CBS is pulling all its digital radio assets into a single unit, called CBS Interactive Music Group, potentially opening the door for far-reaching sponsorships across a variety of platforms.
CBS owns more than 100 music Web sites and online audio streams, as well as Last.fm, a music-recommendation service that it bought last year for $280 million. The company claims a total monthly reach of more than 40 million unique users worldwide at launch.
David Goodman, who has been with CBS Radio since 2002, has been named president of the new group. He said that the new structure wouldn’t change how CBS Radio sells its local ads, but that it would now be able to take advantage of CBS Interactive’s national ad-sales team.
“It’s business as usual in terms of sales structure over at CBS Radio,” he said. “In terms of CBS Interactive, we’ll be working with their folks to sell the national inventory.”
Goodman said integration of the CBS multiple radio assets would create new opportunities for advertisers looking for maximum scale and reach.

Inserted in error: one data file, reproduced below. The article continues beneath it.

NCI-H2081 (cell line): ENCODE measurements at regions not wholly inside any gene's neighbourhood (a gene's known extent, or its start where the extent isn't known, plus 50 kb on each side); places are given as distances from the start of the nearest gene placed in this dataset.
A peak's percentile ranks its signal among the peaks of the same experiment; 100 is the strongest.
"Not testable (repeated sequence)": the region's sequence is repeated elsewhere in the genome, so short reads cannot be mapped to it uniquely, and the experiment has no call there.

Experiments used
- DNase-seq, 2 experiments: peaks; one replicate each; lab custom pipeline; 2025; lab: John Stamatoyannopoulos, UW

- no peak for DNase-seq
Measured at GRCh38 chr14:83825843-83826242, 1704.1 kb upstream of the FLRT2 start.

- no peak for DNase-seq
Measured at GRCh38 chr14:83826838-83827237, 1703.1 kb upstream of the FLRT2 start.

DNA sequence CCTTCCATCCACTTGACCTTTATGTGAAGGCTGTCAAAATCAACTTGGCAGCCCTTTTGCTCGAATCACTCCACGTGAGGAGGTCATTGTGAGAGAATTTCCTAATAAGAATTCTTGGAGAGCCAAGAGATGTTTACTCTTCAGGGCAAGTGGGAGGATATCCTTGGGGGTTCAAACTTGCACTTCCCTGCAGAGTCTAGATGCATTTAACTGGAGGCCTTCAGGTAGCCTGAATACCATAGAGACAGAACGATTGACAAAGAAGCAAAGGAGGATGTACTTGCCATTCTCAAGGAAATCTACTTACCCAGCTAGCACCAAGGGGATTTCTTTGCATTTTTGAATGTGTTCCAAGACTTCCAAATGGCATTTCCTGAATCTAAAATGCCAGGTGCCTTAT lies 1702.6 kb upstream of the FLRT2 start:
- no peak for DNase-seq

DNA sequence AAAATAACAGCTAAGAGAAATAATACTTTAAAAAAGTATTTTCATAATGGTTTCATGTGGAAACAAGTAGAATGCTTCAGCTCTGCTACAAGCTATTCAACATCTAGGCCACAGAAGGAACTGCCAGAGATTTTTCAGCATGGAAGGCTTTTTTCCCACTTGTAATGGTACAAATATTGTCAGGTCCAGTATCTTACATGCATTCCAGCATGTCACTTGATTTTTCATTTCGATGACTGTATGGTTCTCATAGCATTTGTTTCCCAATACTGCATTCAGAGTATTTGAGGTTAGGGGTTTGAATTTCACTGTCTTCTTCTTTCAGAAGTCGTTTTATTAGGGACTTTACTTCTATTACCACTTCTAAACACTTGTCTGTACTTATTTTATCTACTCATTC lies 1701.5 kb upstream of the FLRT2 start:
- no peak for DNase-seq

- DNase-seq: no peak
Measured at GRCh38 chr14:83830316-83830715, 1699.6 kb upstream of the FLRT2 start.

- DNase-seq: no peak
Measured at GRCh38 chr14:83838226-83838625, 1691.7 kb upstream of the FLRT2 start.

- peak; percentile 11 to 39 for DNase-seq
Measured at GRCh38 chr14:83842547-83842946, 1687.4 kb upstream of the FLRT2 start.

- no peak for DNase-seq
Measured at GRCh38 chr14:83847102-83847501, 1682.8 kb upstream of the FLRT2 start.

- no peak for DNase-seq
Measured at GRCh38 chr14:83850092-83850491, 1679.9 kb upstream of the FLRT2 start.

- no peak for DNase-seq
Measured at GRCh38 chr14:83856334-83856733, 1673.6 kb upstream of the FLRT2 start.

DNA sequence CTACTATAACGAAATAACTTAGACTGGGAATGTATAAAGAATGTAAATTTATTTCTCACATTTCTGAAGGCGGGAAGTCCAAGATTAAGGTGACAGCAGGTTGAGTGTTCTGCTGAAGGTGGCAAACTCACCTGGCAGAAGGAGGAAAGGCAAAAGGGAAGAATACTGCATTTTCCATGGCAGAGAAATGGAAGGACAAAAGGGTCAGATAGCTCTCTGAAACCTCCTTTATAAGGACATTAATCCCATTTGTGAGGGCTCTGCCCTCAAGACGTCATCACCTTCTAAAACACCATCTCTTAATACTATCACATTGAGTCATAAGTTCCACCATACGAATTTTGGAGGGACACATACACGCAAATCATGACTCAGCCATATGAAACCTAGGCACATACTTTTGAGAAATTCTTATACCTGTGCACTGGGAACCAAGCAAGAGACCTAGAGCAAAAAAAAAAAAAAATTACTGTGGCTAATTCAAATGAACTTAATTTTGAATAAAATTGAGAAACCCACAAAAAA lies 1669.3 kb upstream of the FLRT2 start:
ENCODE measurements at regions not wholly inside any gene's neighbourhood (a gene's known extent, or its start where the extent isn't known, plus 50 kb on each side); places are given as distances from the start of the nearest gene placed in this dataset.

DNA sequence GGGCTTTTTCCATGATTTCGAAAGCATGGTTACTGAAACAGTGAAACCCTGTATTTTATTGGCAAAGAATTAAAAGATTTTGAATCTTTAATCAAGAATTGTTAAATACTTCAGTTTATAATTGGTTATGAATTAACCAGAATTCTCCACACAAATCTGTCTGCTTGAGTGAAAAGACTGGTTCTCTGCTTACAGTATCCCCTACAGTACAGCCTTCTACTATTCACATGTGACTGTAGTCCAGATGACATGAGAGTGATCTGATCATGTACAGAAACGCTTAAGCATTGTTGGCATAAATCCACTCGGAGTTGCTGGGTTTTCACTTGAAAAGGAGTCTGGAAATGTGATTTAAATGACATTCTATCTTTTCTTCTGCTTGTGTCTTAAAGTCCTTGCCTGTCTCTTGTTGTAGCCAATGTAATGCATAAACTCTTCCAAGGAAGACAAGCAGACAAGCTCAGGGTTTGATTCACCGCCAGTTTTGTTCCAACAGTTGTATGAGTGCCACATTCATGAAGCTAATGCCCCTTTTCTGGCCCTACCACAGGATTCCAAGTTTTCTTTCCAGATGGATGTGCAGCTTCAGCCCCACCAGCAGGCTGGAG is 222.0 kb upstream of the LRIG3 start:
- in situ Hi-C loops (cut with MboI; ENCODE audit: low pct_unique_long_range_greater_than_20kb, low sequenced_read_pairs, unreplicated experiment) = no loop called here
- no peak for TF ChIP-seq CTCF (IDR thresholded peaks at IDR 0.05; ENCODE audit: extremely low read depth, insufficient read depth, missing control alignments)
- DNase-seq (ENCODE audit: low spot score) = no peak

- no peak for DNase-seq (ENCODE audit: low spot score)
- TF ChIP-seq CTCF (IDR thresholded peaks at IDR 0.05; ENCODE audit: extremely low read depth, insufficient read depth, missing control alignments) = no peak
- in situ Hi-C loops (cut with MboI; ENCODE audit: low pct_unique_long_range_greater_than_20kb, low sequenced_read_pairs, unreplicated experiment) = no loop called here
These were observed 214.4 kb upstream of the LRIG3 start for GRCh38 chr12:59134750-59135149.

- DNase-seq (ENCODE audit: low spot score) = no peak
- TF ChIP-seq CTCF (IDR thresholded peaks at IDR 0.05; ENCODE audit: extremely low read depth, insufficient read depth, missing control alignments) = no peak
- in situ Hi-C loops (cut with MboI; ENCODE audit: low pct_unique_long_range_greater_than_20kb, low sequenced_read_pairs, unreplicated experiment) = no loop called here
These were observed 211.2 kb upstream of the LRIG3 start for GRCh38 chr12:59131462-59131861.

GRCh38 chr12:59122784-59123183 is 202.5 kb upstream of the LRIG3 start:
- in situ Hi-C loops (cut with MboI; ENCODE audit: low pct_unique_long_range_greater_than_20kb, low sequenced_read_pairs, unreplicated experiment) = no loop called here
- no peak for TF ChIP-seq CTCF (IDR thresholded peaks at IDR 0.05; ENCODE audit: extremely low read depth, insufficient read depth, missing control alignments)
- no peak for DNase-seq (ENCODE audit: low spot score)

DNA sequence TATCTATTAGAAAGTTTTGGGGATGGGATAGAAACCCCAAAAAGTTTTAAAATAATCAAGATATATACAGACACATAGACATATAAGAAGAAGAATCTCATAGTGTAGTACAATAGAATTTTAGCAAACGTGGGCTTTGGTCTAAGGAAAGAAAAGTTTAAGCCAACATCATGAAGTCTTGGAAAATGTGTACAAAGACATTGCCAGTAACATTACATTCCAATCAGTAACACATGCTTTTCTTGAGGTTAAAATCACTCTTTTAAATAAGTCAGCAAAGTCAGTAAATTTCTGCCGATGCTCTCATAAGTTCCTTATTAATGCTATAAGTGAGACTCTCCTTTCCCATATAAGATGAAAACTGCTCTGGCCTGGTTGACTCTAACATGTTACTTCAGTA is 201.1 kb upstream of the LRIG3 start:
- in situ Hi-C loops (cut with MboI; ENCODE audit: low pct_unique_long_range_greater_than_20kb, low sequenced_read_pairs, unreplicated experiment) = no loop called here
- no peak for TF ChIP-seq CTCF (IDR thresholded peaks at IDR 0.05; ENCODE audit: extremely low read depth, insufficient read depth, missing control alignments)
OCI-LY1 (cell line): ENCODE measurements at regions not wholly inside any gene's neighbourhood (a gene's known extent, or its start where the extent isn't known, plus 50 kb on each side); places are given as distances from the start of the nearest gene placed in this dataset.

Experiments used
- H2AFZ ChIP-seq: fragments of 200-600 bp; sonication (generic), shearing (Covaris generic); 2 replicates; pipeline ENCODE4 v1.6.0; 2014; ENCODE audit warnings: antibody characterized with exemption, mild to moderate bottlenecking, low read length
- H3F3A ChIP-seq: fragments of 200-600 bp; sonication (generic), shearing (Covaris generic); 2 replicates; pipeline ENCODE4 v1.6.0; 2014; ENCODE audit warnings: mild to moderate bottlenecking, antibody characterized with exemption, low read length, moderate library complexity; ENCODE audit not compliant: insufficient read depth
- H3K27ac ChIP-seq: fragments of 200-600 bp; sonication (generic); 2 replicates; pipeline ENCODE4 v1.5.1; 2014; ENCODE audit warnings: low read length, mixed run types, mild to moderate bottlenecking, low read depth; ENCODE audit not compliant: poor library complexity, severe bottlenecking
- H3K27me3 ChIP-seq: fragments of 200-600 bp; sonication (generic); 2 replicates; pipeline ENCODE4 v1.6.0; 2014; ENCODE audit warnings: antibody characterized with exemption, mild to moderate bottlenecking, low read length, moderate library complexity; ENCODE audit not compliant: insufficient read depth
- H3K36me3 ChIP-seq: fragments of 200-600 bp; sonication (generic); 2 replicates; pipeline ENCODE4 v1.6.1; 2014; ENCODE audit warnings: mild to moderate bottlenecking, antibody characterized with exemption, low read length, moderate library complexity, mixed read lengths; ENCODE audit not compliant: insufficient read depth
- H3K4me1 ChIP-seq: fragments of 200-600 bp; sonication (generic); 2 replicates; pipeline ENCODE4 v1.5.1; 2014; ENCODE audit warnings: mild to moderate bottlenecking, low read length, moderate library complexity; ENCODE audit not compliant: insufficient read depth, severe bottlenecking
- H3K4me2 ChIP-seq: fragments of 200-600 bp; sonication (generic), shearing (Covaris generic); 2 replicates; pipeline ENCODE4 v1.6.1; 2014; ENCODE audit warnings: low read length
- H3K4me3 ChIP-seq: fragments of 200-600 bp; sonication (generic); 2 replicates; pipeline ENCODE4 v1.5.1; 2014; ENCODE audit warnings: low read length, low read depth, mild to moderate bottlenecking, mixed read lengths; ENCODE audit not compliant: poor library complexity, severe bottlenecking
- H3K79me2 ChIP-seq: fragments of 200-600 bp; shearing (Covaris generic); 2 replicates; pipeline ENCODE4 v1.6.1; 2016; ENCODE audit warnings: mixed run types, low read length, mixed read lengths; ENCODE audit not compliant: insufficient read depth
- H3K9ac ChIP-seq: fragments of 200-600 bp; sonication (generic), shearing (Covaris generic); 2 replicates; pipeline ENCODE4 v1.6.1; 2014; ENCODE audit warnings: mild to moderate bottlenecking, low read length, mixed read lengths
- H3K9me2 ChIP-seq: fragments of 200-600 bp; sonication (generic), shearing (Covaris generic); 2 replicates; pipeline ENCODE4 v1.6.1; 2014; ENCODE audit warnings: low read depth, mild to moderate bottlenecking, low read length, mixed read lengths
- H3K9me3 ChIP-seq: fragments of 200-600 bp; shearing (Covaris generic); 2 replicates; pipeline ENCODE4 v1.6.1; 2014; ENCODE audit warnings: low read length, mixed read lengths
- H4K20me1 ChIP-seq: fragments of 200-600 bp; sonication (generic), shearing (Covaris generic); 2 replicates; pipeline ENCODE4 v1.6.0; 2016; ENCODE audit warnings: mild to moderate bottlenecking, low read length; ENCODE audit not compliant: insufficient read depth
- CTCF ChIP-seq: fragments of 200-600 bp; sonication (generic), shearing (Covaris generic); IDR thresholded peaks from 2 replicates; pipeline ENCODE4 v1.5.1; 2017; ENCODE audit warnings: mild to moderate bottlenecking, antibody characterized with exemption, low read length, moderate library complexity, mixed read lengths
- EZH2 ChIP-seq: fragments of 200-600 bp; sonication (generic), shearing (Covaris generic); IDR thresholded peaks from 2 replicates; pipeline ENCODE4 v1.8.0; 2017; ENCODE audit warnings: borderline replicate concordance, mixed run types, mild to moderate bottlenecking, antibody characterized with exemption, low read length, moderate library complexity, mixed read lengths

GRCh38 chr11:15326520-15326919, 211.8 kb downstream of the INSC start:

“We will be offering more reach and deeper engagement,” he said. “We can now facilitate the needs and the interests of all advertisers who are interesting in targeting people who want to be associated with a music-oriented lifestyle.”
Goodman will continue to report to Neil Ashe, president of CBS Interactive, which also includes CNET, CBS.com, CBSSports.com, and TV.com. Goodman said it is still unclear whether the size and structure of CBS’ Radio’s or CBS Interactive’s direct sales staff would change as a result of the shift. “We’re going to be putting that together now,” he said.
Bringing Last.fm under the same umbrella as CBS’ radio and streaming music units will also allow the company to further integrate Last.fm’s technology. That site recommends music to fans based on their listening history and boasts partnerships with Universal, EMI, Sony BMG, and many independent labels and artists.
“We now have the ability to touch people in a variety of different ways and with a variety of different sets of experiences, all of which are good for our advertisers,” Goodman said.
Earlier this year, Google said it was killing its terrestrial radio ad offering; it hadn’t entered the in-stream radio sector.
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